Designed with the help of a graduate of the BCU, this turn-key racer is being sold to universities as a kit of parts, allowing students to learn about the design and build process as well as being able to support and race the finished car.
I’ve seen these little MitJet cars in France a couple of times, but they’re now making their way across to the UK. They’re like Hot Wheels models, shrunken silhouettes of regular cars, based on a generic chassis weighing just 760kg and with a 2-litre engine putting out 230hp. They make for frantic racing, so I’m looking forward to seeing them on this side of the Channel.
Whilst BMW were announcing their latest drivers in the British Touring Car Championship, there were also drives available for the other BMW. That is, the Braintree Motor Works… One-make series are incredibly strong and relatively cheap to boot. Name your marque: BMW, Alfa, Mazda, Toyota… they’ve all got something going on with packed grids and an affordable approach to racing.
People who have driven in the VW Fun Cup tend to rave about it. I knew they got to race on some impressive tracks around the UK and Europe (including a round-the-clock-plus-an-hour enduro at Spa which looks like having about a million cars taking part), but I had seriously underestimated what was under the Beetle silhouette bodywork.
I was not expecting anything as serious-looking as this! Buried in there somewhere is a 1.8-litre VAG petrol engine making 130hp; they run sequential ’boxes and are all prepped to an identical spec. This is where the fun comes: it’s about the racing and the talent of your driving team, not the tuning or the size of your budget.A Lot Of Carbon & A Little Bit Of TA
Edging towards the upper (read: more expensive) end, there actually wasn’t that much at Autosport – or maybe just not much that caught my attention. The usual latest Porsche 911 Cup car, the unexpected sight of the new Riley LMP3 and so on, but there was a much bigger display of Sin’s GT car than previous years. Hopefully that means this Bulgarian marque is getting traction, if you’ll excuse the pun. The road car is barely less aggressive than the racer, and all for the price of an entry level 911.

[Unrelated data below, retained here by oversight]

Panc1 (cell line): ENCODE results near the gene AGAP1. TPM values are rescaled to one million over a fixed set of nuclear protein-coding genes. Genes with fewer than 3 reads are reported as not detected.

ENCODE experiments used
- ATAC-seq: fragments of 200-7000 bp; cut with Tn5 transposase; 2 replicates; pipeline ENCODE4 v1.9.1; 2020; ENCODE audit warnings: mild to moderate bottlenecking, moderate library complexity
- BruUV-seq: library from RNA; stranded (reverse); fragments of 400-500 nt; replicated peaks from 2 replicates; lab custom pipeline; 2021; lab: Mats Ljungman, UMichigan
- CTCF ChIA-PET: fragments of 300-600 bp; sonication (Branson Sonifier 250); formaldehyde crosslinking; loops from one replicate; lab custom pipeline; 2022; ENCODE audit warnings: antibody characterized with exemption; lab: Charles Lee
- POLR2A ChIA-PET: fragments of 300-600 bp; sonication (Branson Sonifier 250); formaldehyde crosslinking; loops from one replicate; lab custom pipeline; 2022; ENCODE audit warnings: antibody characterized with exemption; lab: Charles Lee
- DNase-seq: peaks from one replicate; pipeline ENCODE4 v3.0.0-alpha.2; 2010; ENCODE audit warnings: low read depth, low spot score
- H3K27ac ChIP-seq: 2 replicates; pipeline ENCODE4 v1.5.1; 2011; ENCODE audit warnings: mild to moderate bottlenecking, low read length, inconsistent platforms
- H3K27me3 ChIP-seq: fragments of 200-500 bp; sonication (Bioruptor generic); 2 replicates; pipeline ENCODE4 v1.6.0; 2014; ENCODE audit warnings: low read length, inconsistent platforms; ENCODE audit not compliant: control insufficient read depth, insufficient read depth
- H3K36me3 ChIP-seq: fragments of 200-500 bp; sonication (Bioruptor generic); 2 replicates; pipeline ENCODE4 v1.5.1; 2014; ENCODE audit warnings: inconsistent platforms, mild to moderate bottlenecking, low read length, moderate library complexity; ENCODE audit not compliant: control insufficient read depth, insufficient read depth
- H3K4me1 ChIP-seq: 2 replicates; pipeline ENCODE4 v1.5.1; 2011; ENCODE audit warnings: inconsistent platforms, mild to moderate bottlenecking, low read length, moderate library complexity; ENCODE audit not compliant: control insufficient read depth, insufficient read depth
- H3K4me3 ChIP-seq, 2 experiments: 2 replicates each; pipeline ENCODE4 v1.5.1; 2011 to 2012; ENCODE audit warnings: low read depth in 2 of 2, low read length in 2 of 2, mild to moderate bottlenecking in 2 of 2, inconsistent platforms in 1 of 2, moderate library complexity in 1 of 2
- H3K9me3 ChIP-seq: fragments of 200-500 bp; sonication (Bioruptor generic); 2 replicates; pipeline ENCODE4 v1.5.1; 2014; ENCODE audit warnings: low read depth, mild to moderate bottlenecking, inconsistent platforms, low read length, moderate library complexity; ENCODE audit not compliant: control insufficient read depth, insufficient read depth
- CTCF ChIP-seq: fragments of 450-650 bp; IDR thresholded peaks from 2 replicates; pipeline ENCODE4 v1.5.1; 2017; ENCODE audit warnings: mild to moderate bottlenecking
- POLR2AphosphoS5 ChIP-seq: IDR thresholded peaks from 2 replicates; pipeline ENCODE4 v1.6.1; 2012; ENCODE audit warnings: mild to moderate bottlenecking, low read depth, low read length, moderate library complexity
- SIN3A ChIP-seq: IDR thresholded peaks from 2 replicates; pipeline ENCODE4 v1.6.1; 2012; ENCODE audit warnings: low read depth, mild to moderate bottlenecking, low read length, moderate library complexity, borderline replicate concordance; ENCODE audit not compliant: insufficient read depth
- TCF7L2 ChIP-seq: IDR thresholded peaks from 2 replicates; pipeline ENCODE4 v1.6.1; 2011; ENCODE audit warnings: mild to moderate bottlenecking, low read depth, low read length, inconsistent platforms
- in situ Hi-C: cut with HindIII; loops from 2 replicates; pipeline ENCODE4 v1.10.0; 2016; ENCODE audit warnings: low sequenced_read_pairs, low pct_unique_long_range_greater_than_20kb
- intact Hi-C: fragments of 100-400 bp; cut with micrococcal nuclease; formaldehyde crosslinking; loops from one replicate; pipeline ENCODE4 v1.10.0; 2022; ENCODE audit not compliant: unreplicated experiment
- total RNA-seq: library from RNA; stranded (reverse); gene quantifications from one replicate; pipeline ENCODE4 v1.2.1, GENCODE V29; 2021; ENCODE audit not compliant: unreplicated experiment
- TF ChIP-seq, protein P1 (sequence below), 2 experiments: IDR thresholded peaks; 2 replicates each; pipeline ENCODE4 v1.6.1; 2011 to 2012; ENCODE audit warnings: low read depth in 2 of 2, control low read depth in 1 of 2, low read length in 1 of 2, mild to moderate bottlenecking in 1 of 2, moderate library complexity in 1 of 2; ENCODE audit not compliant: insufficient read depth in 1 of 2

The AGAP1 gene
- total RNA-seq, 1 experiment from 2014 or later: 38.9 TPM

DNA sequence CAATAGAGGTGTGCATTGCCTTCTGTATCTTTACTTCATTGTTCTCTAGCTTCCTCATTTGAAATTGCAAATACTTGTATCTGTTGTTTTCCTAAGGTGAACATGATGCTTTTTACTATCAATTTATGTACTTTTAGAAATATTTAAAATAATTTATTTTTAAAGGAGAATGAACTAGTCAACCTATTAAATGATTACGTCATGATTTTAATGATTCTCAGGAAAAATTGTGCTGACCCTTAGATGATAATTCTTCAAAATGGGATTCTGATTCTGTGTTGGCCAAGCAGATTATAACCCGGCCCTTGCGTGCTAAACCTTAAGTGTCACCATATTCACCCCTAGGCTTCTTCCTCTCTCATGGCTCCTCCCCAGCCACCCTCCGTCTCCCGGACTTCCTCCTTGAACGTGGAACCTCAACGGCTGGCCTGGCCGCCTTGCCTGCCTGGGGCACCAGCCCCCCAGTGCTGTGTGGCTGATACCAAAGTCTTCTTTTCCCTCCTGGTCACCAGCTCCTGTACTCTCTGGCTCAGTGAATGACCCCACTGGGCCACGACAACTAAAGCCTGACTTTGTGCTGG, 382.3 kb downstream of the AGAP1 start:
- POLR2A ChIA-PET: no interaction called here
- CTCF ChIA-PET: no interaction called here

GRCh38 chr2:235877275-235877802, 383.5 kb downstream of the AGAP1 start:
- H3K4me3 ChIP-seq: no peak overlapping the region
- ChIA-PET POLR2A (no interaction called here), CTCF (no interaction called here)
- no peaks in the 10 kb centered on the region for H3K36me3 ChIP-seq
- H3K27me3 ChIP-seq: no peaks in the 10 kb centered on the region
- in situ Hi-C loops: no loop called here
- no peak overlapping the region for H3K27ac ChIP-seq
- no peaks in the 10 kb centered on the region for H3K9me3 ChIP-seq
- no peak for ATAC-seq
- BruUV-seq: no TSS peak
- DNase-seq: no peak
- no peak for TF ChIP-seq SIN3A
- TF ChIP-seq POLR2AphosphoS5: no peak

But then there was that Dark Knight of a Renault. Sitting there clothed in menacing raw carbon the RS.01 reminded me of the un-raced Zakspeed Calibra from ’97.
The RS.01 is based on a Dallara-built monocoque, and with the rear clamshell raised showed that this is a serious piece of kit. It’s actually built to conform to LMP1 regs, and it mounts a twin turbocharged engine from the Nissan GT-R. The RS.01 is supposed to be a replacement for the Mégane one-make trophy car, but it seems like a waste. Surely it’s only a matter of time before it slips into something more comfortable and appropriate. Target Le Mans?…
Even if you could avoid the temptation of all the cars for sale or rent, Autosport was a dangerous place to go if you were considering building a car or wanted to modify what you already had. All around temptation was waiting to strike, from individual nuts and bolts to rollcages, gearboxes, industrial CNC machinery… You name it, you could buy it.
Wheels. There are always wheels. It got to the stage where I started taking side-on images so I could Photoshop them onto my car to see which ones would best suit. I had to snap out of it…
At the other end of the scale from Force Racing’s beautiful little split rims for Minis (and more) was this enormous brake disk and calliper from HiSpec: the biggest eight-pots they make (450mm I think was mentioned), made for a 1,000hp Porsche Panamera.
Autosport also provided the perfect place to catch up with a couple of cars I featured last year. First of all, it was awesome to see the progress on Jason Shalder’s epic MG GT3 build. We’re putting together the second story on his MG project now, which will concentrate on the behemoth, Frankenstein’s monster of a twin turbo V8 which cannot be contained by any bonnet. The bodywork is nearing completion, and the finish could well be within sight.